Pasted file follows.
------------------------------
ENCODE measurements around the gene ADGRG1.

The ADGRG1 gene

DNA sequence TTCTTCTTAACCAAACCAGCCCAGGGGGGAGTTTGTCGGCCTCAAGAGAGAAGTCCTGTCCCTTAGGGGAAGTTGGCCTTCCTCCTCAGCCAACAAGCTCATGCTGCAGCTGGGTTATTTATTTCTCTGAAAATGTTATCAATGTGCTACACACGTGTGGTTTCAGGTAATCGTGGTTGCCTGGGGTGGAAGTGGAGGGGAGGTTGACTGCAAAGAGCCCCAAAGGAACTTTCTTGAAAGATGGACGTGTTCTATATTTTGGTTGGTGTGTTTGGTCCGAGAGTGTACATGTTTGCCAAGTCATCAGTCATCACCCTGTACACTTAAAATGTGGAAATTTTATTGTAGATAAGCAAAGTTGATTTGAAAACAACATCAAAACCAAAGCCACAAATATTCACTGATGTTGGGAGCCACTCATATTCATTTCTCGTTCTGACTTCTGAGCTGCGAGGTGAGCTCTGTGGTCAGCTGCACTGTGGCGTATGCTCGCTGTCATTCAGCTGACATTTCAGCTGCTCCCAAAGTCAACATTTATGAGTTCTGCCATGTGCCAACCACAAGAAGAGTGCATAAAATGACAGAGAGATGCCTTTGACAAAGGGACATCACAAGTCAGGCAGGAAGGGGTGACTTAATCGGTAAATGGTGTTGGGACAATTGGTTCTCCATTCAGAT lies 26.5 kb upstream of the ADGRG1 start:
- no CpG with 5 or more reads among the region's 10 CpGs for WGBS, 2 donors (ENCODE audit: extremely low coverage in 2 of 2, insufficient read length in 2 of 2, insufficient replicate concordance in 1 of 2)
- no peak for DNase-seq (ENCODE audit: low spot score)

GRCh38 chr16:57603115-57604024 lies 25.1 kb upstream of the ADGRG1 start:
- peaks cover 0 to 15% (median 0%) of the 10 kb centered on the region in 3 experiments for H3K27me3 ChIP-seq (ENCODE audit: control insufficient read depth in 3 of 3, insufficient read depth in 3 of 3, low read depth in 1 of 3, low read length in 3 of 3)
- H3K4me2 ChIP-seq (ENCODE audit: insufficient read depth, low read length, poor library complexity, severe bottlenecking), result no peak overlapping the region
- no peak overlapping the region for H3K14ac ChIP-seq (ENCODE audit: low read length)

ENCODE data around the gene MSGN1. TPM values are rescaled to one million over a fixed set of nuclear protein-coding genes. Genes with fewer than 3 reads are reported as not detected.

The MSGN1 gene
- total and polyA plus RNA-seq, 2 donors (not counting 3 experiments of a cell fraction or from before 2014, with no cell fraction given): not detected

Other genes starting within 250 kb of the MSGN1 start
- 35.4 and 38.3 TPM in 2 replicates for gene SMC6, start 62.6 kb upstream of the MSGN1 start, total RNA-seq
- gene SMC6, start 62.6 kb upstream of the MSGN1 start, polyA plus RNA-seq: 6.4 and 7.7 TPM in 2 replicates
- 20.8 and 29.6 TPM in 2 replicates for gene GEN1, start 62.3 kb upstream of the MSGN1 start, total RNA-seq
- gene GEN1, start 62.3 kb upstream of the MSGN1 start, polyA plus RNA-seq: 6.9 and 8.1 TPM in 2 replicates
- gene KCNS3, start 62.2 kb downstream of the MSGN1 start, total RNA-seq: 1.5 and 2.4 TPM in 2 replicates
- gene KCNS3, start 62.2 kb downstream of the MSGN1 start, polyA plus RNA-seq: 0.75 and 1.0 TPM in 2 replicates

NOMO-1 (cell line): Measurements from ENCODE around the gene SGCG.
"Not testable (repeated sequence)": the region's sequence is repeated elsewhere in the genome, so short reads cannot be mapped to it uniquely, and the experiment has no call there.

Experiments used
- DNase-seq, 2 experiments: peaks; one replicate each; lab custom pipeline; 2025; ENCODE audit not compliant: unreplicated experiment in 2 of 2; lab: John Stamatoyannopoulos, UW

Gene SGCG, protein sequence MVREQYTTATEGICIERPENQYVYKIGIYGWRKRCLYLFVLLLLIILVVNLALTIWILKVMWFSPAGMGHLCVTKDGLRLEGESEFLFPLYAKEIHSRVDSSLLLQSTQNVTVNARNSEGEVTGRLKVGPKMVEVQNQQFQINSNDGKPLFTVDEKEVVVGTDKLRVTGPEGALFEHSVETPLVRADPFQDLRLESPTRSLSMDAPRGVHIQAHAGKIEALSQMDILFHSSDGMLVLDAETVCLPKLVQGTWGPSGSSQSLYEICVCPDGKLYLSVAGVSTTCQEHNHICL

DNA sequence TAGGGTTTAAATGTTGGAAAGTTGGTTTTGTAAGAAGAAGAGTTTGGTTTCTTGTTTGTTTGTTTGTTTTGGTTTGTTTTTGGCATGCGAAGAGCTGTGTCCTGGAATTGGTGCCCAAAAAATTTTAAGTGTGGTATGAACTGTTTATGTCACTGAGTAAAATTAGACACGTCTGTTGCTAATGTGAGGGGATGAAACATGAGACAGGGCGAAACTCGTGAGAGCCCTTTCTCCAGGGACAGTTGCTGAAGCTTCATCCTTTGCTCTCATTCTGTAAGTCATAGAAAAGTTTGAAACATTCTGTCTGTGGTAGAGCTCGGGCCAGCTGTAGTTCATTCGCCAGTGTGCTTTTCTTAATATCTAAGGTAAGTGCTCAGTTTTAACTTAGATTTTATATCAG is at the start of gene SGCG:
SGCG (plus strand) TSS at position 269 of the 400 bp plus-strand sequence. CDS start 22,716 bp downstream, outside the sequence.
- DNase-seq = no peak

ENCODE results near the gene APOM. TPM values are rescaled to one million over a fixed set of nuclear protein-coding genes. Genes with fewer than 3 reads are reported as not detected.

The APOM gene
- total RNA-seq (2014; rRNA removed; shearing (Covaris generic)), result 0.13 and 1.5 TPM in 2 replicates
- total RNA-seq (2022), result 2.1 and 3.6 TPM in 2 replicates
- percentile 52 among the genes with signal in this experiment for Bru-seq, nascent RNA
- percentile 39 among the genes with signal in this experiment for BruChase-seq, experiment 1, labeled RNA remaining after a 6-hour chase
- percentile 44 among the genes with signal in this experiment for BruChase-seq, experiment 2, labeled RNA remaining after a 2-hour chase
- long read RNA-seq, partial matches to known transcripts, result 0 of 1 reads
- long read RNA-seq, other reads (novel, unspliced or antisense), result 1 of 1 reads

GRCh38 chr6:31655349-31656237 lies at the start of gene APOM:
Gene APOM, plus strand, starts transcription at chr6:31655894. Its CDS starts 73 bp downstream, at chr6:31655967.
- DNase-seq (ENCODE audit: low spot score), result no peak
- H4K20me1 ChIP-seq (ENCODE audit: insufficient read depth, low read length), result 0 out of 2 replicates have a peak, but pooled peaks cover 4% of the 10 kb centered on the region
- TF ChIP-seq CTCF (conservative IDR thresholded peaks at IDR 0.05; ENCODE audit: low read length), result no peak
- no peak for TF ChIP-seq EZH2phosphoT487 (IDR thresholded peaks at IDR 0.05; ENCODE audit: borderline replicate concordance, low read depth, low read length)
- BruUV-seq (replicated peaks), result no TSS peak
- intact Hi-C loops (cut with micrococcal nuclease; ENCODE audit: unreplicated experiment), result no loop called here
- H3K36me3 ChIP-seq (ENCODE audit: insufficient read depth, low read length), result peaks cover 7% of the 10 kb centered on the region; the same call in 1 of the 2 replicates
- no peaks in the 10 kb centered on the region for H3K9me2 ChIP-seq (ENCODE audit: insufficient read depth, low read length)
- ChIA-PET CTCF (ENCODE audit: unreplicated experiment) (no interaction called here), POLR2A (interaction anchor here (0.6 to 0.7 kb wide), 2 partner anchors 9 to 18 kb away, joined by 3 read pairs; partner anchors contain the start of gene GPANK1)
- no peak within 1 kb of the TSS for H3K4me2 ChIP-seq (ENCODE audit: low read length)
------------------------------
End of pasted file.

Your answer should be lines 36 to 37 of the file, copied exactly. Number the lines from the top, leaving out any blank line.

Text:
- long read RNA-seq, other reads (novel, unspliced or antisense), result 1 of 1 reads

GRCh38 chr6:31655349-31656237 lies at the start of gene APOM: